New York, N.Y. – The award-winning architecture, planning and interior design firm CetraRuddy has been invited to speak at a prestigious annual gathering of America’s leading architects in Las Vegas, from June 6-8 at the city’s convention center. The firm’s leaders, John Cetra, FAIA, and Eugene Flotteron, AIA, will present on multifamily residential design innovation as well as long-term vision for large-scale, high-potential areas to increase residential and commercial development.

In one of the talks, “Staten Island’s Master Planning for Transit & Housing Growth” on June 8th, Flotteron and Cetra will join Swiss transportation consultant Arnd Bätzner to discuss regional development for residential and commercial needs, and how these large-scale plans can enhance the character and economies of suburbs and exurbs. This case-study session, focused on New York City’s lowest-density borough, Staten Island, recounts how area officials are planning for its growth to 9 million inhabitants, with high-potential areas for increased mixed-use development. The concepts include mixed-use hubs at transportation nodes, adapted streetscapes, and innovative mass-transit options including an aerial transportation solution.

In addition, on June 6th John Cetra will reprise his sellout 2018 presentation on innovations in housing. The new talk, “Trends in Urban Living: New Approaches for Dense Multifamily Design,” brings together CetraRuddy with noted landscape architect Signe Nielsen, principal of Mathews Nielsen Landscape Architects, and developer Ric Guenther, senior vice president with Patrinely Group.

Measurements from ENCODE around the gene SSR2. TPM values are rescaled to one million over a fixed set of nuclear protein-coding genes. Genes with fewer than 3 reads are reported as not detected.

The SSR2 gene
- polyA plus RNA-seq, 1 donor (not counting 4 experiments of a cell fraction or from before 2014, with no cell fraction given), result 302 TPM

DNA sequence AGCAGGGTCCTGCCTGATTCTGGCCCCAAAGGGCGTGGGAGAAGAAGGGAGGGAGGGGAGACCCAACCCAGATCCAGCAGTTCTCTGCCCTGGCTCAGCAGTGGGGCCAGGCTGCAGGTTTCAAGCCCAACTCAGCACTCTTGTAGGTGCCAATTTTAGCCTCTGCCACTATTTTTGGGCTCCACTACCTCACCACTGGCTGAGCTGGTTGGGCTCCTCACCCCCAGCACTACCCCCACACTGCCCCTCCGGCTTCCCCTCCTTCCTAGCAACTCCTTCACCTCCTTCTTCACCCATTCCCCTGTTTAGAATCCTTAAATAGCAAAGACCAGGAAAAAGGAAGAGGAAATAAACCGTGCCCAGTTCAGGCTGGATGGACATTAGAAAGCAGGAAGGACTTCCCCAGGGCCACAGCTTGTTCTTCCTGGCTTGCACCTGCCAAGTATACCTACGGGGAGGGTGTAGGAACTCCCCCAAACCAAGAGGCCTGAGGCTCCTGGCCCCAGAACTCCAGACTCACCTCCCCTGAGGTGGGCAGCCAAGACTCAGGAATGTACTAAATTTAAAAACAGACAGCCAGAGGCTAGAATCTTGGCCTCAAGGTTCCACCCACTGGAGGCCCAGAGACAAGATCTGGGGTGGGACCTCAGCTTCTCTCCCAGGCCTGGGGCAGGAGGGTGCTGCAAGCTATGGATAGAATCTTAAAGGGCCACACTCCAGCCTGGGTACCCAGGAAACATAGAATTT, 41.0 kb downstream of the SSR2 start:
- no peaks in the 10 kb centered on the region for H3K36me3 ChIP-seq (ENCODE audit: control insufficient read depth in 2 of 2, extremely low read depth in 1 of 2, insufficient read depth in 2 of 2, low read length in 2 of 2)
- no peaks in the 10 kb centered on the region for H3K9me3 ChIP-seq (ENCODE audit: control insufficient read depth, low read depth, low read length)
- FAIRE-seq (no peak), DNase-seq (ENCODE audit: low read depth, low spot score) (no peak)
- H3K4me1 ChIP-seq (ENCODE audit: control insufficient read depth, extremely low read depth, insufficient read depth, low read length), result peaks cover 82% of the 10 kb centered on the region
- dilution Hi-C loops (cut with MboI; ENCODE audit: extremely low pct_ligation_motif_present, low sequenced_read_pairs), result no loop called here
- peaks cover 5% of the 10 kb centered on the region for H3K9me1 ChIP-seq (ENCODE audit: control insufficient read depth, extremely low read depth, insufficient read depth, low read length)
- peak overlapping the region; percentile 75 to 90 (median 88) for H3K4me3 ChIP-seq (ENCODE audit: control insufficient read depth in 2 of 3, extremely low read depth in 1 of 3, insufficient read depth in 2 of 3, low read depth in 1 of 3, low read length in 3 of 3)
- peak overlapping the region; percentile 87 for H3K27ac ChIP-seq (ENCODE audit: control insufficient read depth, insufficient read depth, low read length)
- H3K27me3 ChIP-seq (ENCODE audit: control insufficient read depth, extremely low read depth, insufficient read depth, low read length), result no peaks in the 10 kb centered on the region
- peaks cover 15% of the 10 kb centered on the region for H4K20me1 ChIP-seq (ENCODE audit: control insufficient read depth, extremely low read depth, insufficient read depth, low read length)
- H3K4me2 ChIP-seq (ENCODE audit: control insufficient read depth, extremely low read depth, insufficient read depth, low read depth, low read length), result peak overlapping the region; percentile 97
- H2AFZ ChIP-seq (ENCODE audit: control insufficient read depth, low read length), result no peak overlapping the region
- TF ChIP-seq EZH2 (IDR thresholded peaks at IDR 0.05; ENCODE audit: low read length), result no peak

“Our goal is to discuss affordability, livability and project viability, which are top-of-mind concerns for proponents of better housing solutions around the United States,” says Cetra, the designer of such high-profile, award-winning projects as One Madison, 443 Greenwich, Walker Tower, and Patrinely’s much-touted 535W43, all in Manhattan. “Our multidisciplinary panel will illustrate better ways to address these issues and typological approaches in the real world, including with more open space, tower-podium forms, and adapted historic structures.”

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